In his 2019 state of the union address, President Trump proclaimed an ambitious and important goal of ending this disease within ten years. One can’t help but wonder how that affects so many family members who quietly visit a grave, memorial site, or the quilt. Is their pain eased by such a lofty goal from the President? The loss and isolation felt by so many must still fill their eyes with hot tears.  

A caregiver orbits someone living with a chronic impairment or disease. Sometimes, the presumed caregiver (spouse, partner, or family member) walks away. Such was the case for many traveling the dark path of AIDS. In their moment of greatest need, the disease not only took lives, but the stigma also severed the bonds of companionship. Many served as a caregiver for a friend with AIDS abandoned by family—although they themselves carried the disease. They soldiered on, even while watching their impending fate tragically displayed in the life of a dying friend. Others grieved alone when families circled their loved one while excluding a partner. 

Embracing those who suffer is problematic when demanding to first know the cause. I learned that principle when grasping the hand of a patient in a prosthetic limb clinic we partner within Ghana. Her outstretched maimed hand bore the scars of leprosy. Admittingly doing so while gulping, I took that hand—while noticing scars running up her arm and her missing leg. Hugging her, I welcomed her into the clinic as she welcomed me into a new way of embracing the suffering.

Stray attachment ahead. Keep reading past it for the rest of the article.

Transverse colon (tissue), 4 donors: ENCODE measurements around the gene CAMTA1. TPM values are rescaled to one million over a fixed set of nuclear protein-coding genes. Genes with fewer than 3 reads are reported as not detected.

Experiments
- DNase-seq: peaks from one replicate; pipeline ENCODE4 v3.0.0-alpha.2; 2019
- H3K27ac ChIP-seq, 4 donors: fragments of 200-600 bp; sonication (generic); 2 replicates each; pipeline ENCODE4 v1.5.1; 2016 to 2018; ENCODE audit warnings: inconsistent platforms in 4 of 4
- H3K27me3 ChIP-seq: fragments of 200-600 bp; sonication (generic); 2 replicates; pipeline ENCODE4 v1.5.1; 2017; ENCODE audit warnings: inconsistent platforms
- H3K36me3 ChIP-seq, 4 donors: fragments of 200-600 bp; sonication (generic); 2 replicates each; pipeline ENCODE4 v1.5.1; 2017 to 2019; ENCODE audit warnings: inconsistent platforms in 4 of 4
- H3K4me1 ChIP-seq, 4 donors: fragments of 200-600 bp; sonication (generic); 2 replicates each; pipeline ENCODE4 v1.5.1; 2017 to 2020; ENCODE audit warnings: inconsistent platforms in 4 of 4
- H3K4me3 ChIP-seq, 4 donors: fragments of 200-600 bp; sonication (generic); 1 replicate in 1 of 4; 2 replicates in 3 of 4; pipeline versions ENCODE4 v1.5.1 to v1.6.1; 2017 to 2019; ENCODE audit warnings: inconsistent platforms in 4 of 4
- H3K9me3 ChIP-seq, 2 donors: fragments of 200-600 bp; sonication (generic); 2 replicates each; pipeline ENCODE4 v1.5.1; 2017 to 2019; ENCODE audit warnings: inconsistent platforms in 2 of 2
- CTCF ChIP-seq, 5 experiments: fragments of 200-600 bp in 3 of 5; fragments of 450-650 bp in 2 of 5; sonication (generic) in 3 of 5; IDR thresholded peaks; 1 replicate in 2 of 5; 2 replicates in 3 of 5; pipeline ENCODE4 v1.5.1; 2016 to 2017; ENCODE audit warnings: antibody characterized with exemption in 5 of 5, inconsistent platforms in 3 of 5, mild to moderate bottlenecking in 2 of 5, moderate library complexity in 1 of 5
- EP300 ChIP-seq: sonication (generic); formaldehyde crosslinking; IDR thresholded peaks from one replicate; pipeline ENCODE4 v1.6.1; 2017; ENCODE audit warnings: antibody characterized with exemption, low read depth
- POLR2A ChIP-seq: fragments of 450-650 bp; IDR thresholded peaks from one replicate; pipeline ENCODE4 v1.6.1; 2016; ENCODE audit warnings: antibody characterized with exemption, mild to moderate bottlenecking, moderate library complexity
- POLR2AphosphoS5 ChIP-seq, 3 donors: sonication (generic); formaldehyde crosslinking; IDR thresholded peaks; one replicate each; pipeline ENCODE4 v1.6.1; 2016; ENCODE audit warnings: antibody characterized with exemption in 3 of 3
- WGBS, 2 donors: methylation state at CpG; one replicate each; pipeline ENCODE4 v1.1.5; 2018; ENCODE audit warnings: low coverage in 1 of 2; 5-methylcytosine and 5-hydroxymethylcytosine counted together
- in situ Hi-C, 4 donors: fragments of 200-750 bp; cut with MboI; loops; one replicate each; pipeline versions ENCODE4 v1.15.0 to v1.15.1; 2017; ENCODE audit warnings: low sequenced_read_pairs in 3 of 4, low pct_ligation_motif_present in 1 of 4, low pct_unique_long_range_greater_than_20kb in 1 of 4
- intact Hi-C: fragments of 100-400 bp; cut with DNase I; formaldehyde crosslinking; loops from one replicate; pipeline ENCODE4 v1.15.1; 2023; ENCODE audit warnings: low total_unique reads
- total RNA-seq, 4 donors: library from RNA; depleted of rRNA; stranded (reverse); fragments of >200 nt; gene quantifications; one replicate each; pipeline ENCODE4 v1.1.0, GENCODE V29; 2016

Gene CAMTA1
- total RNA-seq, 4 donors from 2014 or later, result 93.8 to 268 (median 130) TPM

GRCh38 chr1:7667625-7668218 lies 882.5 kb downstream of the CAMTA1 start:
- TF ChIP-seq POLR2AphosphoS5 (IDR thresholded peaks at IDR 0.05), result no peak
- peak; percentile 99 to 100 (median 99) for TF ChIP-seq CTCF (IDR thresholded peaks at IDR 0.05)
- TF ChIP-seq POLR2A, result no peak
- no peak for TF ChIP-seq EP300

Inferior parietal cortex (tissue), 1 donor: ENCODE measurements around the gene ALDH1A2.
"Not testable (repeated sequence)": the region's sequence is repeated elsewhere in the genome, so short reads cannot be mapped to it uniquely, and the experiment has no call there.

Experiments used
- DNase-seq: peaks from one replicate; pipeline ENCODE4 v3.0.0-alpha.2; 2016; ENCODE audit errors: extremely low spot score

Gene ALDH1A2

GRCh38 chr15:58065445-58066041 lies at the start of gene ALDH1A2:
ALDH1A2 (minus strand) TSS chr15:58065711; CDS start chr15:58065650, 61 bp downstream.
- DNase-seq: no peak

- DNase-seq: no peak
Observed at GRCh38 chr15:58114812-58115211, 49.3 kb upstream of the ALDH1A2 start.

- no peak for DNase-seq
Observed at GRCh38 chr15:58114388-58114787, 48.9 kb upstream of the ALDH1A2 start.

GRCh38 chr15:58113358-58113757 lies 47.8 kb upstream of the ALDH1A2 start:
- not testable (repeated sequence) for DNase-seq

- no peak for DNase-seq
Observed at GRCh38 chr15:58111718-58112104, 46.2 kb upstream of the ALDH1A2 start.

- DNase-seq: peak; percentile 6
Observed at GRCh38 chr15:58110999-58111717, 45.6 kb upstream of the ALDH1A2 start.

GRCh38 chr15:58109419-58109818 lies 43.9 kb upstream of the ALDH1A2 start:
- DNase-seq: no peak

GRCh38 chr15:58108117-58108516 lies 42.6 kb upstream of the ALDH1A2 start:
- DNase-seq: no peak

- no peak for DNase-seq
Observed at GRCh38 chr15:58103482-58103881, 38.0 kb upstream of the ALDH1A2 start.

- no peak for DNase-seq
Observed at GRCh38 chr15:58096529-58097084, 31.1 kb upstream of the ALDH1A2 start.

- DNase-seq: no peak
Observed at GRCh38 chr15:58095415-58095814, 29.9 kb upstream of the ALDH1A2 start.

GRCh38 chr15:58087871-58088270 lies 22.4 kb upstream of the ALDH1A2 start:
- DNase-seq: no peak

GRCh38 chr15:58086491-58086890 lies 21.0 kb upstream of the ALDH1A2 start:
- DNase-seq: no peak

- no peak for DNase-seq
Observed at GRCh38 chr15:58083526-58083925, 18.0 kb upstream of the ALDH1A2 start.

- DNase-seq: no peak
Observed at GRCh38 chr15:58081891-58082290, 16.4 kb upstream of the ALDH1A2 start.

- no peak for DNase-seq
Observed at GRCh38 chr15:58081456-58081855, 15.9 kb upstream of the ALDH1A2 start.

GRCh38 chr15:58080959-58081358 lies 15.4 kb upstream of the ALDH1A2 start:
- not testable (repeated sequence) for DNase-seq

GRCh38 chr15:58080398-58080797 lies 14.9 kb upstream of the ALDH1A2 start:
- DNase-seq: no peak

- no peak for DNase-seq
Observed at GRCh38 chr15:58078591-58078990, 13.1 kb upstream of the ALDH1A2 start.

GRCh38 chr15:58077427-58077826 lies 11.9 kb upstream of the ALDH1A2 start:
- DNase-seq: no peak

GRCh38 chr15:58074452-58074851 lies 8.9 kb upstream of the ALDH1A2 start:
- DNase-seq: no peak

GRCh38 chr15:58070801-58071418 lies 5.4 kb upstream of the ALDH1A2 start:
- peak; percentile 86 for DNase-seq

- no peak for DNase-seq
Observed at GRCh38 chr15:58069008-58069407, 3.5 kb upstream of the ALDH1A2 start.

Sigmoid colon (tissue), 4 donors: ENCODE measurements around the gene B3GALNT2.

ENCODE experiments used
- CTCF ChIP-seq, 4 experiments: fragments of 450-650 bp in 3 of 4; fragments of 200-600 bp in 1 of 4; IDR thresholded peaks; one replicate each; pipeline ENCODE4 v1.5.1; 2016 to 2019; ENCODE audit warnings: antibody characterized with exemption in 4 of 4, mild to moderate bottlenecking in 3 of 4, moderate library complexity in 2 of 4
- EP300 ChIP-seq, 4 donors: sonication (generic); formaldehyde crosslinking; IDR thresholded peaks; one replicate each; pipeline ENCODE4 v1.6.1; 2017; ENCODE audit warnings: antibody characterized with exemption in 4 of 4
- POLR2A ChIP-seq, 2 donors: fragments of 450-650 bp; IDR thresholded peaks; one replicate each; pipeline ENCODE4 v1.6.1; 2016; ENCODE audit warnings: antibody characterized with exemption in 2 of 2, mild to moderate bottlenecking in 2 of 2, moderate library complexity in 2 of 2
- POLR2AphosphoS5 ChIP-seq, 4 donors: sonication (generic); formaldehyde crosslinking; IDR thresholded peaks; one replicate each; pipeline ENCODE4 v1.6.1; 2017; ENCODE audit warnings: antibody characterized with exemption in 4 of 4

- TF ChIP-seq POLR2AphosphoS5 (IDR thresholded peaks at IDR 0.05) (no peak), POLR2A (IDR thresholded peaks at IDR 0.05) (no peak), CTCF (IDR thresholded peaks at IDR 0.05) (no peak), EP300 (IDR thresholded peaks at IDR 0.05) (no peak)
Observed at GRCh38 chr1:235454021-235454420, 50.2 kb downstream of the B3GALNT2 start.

AIDS is not cured. Maybe the President is correct, and we can eliminate this disease in ten years. But we don’t have to wait ten years to embrace those—and their caregivers—who live with HIV and AIDS. 

To our collective shame, too many turned their backs on the sick and dying. While treatment has improved and AIDS doesn’t garner the headlines it once did, the residual scars of abandonment remain. 

Caring for the suffering, regardless of the cause, remains one of our higher aspirations. Maybe the highest. Yet, only doing so to those with lifestyles sympathetic to one’s beliefs inhibits our own hearts to expand. Through many dark roads, I’ve seen the hands of those reaching to assist me in my heartache and loss. Although often serving as a poor steward of the grace shown to me, I’ve discovered the care one receives is best honored when extended to others. 

With great zeal, let us eradicate AIDS in ten years or less. Yet, with that same zeal, let us collectively embrace the suffering, and those caring for them, regardless of the cause. Afterall, our paths are linked.  Loving another human being means we will most likely one day be a caregiver. Living long enough ensures we will need one.  

Peter Rosenberger (@hope4caregiver) hosts the national radio program Hope for the Caregiver heard on 185 stations. For more than thirty years, he’s cared for his wife who lives with severe disabilities. He is the author of 7 Caregiver Landmines and How You Can Avoid Them